“Mom, I just want you to get to relax.” said my youngest as we trudged up the poison ivy covered hill at the spill over at Barton Springs.
This made me laugh because it was infinitely clear how kids don’t understand one thing about what it is to be a parent, and how parents forget what it is to be kids.
Just prior to this little wish for me, we’d gone to the spill over, fishing poles in hand, bait in bag with a PROMISE that the eldest would just manage his fishing on his own and not worry me with hooks or worms or tangles and that he’d spend time swimming with me and his younger brother, or they’d just focus on the water while I read my book. Which I forgot in the frenzy of trying to get out of the house.
And that didn’t happen of course. What happened was younger child asking me to go swimming while the older child asked me to bait hooks, scare fish, while the younger child had to go to the bathroom, while the older child was mad he couldn’t find crawfish, while the youngest child wanted to fish too, and then they both fought over a spot in the water and then they both yelled at each other, and then the lines got tangled and my mood got mangled.
Then the youngest told me to relax.
I have memories of going to this place near my home town, a shoals of sorts, where we’d cook out and play in the water by the rocks. I don’t have a lot of memories of that place, but I do remember it taking FOREVER to get there (probably only 30 minutes), FOREVER to get permission to just get in the damn water, and FOREVER to get home. I also remember getting scrapes, bruises and having a lot of fun and begging to go every weekend.
I don’t remember talking to my mother hardly at all, but I wonder if I as needful to her as my children were to me today, if I asked for this, for that, for the bathroom, for a coke, for a net, for water shoes, for food, for her to come with me to SEE THIS, see that. I do remember the grownups always had lots of beer with them! Maybe I should have taken beer with me. Lord knows there was plenty of it out there on the water.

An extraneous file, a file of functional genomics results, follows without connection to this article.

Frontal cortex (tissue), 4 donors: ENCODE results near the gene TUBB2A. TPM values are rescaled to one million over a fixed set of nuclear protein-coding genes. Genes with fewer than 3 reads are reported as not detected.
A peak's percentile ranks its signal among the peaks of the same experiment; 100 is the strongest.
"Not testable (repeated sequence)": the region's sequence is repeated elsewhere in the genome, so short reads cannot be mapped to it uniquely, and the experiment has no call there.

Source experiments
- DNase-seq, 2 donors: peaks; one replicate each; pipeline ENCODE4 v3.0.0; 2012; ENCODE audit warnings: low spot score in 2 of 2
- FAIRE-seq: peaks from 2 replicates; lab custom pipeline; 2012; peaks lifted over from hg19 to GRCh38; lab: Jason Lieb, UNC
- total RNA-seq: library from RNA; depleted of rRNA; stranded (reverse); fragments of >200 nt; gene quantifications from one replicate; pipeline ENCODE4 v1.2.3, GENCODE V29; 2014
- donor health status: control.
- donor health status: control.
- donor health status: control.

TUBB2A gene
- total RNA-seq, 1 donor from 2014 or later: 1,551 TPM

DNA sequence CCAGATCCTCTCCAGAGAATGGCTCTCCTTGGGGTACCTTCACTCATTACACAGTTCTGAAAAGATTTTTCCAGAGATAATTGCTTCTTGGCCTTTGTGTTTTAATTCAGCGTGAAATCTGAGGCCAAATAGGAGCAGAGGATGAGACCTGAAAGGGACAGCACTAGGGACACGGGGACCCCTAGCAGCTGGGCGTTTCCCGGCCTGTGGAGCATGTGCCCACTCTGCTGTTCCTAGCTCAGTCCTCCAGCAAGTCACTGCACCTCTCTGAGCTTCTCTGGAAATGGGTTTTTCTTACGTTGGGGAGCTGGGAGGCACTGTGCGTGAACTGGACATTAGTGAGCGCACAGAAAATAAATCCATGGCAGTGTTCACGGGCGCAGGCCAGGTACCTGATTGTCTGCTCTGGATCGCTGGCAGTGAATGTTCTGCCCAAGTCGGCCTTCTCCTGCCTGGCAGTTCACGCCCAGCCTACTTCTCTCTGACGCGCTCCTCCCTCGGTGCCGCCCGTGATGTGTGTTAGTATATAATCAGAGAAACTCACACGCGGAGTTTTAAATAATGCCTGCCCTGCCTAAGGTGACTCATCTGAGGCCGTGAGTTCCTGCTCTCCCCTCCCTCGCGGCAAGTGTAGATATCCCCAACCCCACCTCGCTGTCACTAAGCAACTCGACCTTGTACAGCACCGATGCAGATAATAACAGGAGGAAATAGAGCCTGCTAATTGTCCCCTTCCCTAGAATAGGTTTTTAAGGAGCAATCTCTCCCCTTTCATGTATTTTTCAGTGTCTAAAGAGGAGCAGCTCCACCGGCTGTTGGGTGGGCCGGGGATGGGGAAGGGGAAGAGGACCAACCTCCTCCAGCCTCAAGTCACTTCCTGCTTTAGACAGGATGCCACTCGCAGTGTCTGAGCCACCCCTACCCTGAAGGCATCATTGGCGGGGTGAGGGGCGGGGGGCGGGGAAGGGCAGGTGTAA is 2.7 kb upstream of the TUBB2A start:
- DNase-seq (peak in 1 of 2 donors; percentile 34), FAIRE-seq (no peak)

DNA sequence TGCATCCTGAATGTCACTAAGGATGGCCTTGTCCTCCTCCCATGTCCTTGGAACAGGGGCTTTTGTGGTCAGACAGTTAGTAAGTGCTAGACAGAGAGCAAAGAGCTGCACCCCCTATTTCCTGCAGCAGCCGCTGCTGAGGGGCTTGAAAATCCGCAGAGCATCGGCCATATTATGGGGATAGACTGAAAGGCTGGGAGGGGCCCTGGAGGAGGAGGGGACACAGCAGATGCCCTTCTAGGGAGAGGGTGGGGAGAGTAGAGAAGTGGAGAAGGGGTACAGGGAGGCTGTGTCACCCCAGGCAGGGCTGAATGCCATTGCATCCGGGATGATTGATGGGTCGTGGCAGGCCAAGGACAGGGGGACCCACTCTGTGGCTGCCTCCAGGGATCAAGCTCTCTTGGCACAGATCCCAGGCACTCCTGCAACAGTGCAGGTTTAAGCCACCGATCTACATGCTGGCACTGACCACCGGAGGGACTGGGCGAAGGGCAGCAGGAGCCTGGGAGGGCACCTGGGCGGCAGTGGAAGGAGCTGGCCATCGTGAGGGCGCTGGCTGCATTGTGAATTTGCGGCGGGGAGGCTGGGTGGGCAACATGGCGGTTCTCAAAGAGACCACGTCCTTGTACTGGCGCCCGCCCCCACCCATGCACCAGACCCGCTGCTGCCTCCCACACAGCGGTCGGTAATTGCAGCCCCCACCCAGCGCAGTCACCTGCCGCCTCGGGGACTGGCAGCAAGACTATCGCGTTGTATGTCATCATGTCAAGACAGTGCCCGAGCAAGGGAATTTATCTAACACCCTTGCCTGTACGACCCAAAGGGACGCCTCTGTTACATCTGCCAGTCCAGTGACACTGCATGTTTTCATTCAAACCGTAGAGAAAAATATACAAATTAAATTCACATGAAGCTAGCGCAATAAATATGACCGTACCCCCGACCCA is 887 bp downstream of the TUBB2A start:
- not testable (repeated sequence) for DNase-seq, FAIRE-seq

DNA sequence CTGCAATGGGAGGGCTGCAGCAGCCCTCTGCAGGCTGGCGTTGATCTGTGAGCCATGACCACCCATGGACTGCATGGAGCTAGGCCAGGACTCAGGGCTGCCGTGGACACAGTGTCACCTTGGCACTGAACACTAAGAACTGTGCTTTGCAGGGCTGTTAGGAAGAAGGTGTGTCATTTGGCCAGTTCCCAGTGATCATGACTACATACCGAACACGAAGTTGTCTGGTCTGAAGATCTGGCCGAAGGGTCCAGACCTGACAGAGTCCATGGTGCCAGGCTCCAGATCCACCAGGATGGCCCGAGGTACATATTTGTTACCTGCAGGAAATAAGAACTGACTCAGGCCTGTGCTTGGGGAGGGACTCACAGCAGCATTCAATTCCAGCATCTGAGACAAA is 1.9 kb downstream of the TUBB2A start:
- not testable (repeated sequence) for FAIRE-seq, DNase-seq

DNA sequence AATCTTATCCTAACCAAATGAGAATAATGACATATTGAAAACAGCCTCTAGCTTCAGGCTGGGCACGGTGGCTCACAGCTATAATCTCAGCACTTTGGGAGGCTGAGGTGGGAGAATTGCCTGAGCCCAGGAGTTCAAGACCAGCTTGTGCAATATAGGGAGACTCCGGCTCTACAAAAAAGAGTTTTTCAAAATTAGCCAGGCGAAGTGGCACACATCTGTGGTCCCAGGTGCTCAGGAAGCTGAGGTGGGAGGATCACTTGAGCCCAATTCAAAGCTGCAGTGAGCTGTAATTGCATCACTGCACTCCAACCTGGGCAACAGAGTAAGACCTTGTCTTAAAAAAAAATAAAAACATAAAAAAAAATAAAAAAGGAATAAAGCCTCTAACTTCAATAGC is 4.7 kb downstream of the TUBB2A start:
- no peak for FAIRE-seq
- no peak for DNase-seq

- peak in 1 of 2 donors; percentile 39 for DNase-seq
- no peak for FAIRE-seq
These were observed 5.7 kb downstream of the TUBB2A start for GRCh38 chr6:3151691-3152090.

I don’t know. I know we have had a number of times like that where the boys come home exhausted and to me, the day has been a damn lot of hard work and generally they’ve spatted at each other like cats and dogs, and they say, “Oh that was so much fun!” and I have to wonder how strange it is we can live in such different universes, based on age and perception.
But what strikes me is that in their minds, all of it-the frustration, the fretting, the frolic, the need, the scrapes and irritation…it’s all relaxing. It’s all part of the fun.
And that perhaps is something grown-ups (or just me?) forget about. Or we’ve been too convinced that Order rather than Chaos is the way to go. Or we decide beer is the lubrication that slides us into fun, a fun that perhaps kids with their creative brains understand far better than adults.
Maybe kids just have energy and we don’t!
What’s telling though, about the entire scenario is that in all of it, my boys wanted me to relax and have fun (and it must have been clear in the mess and tangle of poles and bait that I wasn’t) and what a gift that is that they wanted that for me.
Sometimes they know better than we do.
–Looking for one-on-one coaching on relationships, sexuality, life passages, or need support with personal or career goals? Seeking seeking a facilitator for your group or team to help promote healthy group dynamics and effective communication? Contact me here!